Fixation on consistencies in swallowing and chewing disorders
There are two reasons for this. When you are new to treating people with swallowing disorders and taking your first steps in neurology (but even if you have been working there for a long time), you tend to lose sight of the fact that there are also other types of swallowing disorders. The term alone is too narrowly defined. Swallowing and chewing disorders can be found in other medical fields as well. (At this point, it seems a bit funny that chewing disorders somehow also involve consistencies.)
Swallowing and chewing disorders are similar in their effects but also differ, especially with regard to consistencies. In neurology, for example, drinks are often made thicker, whereas in oncology or geriatrics, foods often need to be made more liquid.
Furthermore - and this is the second reason - adjustments to consistency often unfortunately lead to the destruction of textures.
Textures in foods and beverages?
Oh yes! Textures are what we all feel when chewing and tasting. Fibers, crumbs, bits, surfaces... all of these stimulate the tongue and palate. Most of them add to the enjoyment of eating and drinking. However, they also serve a physiological purpose: they assist our swallowing centers in making decisions.
To understand this better, let's take a closer look at swallowing.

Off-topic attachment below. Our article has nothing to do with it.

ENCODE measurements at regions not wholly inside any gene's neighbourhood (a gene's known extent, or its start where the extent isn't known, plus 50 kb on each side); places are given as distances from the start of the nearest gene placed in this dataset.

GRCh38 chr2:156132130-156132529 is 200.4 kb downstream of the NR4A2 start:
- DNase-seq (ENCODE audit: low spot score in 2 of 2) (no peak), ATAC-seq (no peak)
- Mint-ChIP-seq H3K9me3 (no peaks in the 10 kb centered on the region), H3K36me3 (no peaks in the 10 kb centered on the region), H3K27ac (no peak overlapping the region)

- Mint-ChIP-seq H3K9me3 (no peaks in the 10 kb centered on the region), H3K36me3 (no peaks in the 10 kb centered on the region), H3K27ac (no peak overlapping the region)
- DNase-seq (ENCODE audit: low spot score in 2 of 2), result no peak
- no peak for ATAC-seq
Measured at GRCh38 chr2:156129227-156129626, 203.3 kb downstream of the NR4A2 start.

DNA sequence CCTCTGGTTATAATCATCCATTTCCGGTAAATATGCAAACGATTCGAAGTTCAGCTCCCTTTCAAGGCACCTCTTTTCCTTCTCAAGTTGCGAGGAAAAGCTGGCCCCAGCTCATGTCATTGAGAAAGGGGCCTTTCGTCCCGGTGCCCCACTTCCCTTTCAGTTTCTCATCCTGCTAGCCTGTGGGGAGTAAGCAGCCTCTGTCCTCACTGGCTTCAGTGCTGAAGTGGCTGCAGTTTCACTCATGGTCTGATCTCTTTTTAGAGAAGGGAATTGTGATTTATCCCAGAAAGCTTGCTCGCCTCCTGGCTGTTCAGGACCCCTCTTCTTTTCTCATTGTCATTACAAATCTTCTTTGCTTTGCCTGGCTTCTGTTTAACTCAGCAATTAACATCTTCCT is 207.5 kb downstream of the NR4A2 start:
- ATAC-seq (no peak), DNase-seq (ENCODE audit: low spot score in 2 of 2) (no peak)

As soon as we have food in our mouth, our body begins to analyze it. We call this tasting. It's not just about identifying the taste to decide whether the swallowing process should continue; it also involves determining the temperature. Our teeth are excellent at detecting any bones or hairs in the food. Additionally, we assess the size and texture of the bite. All of this happens consciously, so it's more of an active process.
As the swallowing process continues, the esophagus needs to open - or more accurately, it's opened. But how wide and for how long should this opening be? Exactly - it's determined by the quantity and consistency of the bolus, which is the chewed food mass in the mouth. This part of the process is no longer under conscious control. It just happens, much like breathing and heartbeat occur without us actively controlling them.
To simplify, one could say: Consistency determines how quickly the swallow can occur, while texture determines the duration of the part we can no longer control. In even more abstract terms, textures help make a swallow more successful, while consistencies make it safer.
Success, safety, and enjoyment in swallowing
By the way, success and safety are the two important tasks of swallowing when viewed purely from a medical perspective. But then eating and drinking wouldn't be enjoyable. We wouldn't have to go to the café.
Fortunately, textures and flavors ensure that eating succeeds, that swallowing works; but to a significant extent, they also make it enjoyable.
Marvella's cakes for chewing and swallowing disorders offer a great middle ground from a speech therapist's perspective. On one hand, they have a consistent consistency, but they still offer different textures. Especially the apricot cake: a familiar taste, consistent consistency, and exciting textures - a perfect combination.
We thank the author for the contribution!